I really, really wanted to like this book a lot more than I actually did, and I when I read the afterword I liked it a little more. It was nice to know that James L. Rubart felt led to write this book when his own father's memory was failing, and that Psalm 139:16 comforted him.

Before knowing about the personal connection to the story, I felt like it was another well-written book full of mystery, secrets, and suspense. It is classified as a Fiction/Christian/Suspense genre, and it is written in such a way that the Christian part of the book is not rammed down your throat. You certainly do not feel preached while reading this book.

I liked the book, just didn't love it as much as I have James L. Rubart's other books. I did like that at the end of the story it seemed to focus on the fact that God knows and cares about all the details of our lives. The rest of the ending just seemed a little too far out there for me.

I was not given a complimentary copy of this book, and the above review is only my opinion.  I am moving on to James L. Rubart's book Soul's Gate, review soon to follow.

Book Reviews, Reviews

Rooms by James L. Rubart – Review

RoomsBook Description:

On a rainy spring day in
Seattle, young software tycoon Micah Taylor receives a cryptic,
twenty-five-year-old letter from a great uncle he never knew. It claims a
home awaits him on the Oregon coast that will turn his world inside
out. Suspecting a prank, Micah arrives at Cannon Beach to discover a
stunning brand new nine-thousand square foot house. And after meeting
Sarah Sabin at a nearby ice cream shop, he has two reasons to visit the
beach every weekend.

When bizarre things start happening in the rooms of
the home, Micah suspects they have some connection to his enigmatic new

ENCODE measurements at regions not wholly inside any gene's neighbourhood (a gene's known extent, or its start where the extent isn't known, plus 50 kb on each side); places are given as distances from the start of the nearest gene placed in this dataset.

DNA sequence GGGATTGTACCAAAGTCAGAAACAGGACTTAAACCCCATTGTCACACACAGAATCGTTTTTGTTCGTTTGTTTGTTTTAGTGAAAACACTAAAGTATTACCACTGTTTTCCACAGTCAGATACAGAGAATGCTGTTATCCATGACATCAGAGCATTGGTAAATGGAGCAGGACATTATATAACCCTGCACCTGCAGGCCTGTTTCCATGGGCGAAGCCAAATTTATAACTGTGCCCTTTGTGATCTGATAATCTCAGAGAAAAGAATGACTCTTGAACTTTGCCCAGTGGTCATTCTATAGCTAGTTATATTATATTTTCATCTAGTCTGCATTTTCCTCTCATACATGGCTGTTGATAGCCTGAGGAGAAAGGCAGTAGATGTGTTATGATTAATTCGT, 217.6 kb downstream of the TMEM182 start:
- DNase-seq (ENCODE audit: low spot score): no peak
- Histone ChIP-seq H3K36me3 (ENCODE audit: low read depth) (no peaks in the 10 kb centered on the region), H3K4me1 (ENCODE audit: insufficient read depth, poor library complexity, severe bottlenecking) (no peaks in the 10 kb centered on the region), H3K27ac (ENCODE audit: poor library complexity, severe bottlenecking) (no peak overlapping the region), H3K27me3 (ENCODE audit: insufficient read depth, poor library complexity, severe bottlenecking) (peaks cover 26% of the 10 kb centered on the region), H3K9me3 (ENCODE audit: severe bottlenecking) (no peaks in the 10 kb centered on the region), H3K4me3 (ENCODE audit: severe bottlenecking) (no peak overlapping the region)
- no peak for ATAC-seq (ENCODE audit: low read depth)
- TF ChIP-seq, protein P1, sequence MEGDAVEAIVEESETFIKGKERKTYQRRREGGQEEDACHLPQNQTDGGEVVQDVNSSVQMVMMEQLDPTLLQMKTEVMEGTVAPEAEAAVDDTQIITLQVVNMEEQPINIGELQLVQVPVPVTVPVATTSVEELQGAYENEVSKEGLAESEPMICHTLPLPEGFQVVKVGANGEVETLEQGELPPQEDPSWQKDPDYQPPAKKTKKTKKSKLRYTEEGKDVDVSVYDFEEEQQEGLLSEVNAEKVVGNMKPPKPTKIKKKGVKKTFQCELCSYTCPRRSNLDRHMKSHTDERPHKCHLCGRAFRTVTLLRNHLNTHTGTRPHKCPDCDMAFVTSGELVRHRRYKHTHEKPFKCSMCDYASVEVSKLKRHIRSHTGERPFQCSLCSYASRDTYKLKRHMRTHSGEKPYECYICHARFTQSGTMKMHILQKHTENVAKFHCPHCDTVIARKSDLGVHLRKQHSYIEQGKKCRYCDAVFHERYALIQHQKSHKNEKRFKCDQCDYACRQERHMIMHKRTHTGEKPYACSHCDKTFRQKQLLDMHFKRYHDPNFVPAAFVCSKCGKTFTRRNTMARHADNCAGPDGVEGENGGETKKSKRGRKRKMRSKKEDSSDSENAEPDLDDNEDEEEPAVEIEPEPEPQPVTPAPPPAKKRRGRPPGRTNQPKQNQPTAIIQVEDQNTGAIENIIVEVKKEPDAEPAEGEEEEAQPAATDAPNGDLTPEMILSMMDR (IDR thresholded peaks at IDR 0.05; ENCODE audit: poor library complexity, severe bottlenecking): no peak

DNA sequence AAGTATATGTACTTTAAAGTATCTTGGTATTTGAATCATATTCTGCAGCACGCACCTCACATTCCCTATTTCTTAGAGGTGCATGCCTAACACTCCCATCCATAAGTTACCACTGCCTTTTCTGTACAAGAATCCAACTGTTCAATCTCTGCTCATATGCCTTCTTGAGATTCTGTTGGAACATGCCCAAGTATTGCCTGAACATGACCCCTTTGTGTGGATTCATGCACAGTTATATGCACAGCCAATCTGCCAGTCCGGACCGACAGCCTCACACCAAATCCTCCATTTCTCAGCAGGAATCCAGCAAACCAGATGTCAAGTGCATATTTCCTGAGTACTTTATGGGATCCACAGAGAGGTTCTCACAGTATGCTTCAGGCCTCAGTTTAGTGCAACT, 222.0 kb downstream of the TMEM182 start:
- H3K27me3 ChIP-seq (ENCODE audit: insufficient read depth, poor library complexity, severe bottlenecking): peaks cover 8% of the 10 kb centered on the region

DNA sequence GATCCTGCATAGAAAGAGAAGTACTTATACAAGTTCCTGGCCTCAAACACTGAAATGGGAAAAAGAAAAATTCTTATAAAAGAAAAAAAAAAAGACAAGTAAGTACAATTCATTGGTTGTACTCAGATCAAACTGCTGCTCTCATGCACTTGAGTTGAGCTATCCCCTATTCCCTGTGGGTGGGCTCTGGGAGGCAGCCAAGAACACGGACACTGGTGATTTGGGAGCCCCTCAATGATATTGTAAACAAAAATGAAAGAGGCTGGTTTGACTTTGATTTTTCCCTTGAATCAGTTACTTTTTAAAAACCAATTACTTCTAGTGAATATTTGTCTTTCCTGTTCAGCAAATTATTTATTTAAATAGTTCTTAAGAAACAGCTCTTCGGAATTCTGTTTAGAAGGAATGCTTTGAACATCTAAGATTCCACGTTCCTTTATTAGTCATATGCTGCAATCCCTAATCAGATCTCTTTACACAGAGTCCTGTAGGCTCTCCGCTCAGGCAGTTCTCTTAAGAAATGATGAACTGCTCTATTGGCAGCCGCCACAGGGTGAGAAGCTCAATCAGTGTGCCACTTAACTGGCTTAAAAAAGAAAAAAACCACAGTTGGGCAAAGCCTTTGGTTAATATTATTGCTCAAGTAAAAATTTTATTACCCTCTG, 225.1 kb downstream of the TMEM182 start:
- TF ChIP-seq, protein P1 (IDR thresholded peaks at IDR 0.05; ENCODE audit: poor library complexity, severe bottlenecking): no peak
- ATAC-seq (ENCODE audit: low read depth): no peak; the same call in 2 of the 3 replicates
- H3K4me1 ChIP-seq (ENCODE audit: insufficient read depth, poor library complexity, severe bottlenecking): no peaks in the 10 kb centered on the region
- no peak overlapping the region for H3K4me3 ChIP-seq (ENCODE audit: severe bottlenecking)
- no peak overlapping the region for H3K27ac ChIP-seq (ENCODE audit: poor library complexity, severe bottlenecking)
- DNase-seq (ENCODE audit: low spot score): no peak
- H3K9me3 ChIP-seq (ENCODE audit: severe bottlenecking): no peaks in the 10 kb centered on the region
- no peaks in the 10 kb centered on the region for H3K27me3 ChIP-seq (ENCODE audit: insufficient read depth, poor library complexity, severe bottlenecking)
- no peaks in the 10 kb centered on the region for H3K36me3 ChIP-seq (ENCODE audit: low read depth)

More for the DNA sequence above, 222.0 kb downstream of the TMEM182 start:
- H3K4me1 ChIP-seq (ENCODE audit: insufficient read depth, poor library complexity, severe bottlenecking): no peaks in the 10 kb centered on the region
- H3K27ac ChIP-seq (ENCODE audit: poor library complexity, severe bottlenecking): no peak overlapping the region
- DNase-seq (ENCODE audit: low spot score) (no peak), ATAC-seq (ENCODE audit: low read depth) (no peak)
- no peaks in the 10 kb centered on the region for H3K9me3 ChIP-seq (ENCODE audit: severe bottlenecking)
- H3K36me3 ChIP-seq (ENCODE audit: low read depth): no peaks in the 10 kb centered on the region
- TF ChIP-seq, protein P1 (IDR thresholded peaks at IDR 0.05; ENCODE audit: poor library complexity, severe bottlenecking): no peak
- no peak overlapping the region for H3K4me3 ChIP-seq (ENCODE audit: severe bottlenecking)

friend, Rick, the town mechanic. But Rick will only say the house is
spiritual. This unnerves Micah because his faith slipped away like the
tide years ago, and he wants to keep it that way. But as he slowly
discovers, the home isn’t just spiritual, it’s a physical manifestation
of his soul, which God uses to heal Micah’s darkest wounds and lead him
into an astonishing new destiny.


When writing book reviews on any website, such as goodreads or amazon, you are given five stars to rate a book, and I need at least ten stars for this one!! The cover itself is worthy of a full five stars!!

I loved this book! Loved. It.

One problem with reviewing a book that I loved is that I want to just ramble on and on, and by the end of the review you would probably not even need to read the book. So I am trying to rein myself in on this one.

Micah, the main character, wasn't a religious person/believer and honestly, if you are not a believer than this book might not be for you. If you are on the edge, or a sure-enough believer, then you will love this book. You may just devour it like I did.

Chaos might not be a strong enough description of Micah's life after he received the twenty-five-year-old letter from his great-uncle. He planned on going to Cannon Beach to see the house that his great-uncle had built just for him, and then put it on the market. He wanted nothing to do with Cannon Beach;  there were nothing but bad memories there. He had the perfect life, until he realized it was changing.

There was certainly a Team Julie vs. Team Sarah vibe going on as I read through this book. I was on Team Sarah, I'm just sayin'.

James L. Rubart has written a great story of good versus evil, one that you just can't get out of your head. There are twists, turns, and lessons to be learned. 

I have become a James L. Rubart fan, and will warn you now, I will be reviewing the rest of his works.

I was given the opportunity to read this title for free via NetGalley in exchange for my honest review.